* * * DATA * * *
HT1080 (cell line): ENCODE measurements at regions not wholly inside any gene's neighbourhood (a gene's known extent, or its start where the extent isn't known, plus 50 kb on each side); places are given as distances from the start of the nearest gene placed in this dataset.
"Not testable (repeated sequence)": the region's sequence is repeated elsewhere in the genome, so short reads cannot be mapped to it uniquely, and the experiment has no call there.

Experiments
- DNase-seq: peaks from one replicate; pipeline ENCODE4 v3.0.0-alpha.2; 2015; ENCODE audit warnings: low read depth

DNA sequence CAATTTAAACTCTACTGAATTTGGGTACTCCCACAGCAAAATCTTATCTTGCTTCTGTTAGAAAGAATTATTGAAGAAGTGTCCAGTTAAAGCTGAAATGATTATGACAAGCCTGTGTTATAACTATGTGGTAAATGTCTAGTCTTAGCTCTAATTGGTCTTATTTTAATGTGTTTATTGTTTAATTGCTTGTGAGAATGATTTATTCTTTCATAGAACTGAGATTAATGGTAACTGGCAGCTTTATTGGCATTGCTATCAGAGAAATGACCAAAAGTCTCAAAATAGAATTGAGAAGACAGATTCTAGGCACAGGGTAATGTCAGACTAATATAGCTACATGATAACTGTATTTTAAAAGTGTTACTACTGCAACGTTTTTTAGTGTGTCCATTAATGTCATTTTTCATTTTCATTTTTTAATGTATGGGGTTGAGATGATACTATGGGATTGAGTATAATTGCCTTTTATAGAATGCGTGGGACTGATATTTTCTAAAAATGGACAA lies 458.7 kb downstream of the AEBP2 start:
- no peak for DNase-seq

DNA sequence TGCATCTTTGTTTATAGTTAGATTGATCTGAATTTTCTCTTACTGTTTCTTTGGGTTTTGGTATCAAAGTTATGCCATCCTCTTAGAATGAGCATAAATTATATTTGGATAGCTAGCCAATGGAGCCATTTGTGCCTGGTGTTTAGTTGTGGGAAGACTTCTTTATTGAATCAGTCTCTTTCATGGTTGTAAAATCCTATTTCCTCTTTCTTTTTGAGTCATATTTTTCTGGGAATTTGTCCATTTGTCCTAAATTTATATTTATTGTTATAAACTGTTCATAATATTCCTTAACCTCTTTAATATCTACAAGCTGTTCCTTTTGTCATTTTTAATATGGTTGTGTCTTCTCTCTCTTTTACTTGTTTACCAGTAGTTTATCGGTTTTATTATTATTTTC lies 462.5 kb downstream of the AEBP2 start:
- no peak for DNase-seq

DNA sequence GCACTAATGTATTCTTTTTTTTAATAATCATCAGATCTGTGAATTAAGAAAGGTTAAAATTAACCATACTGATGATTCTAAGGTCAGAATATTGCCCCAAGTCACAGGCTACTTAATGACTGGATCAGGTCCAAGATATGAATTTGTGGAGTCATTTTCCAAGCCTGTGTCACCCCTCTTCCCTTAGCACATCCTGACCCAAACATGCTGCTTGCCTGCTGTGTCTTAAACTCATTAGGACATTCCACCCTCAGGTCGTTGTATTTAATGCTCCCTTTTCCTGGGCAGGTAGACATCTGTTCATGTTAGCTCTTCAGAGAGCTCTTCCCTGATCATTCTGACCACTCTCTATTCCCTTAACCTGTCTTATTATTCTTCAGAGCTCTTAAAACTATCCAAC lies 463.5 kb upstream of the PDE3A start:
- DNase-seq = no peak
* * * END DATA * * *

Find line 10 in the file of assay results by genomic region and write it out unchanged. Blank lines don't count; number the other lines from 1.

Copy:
- DNase-seq = no peak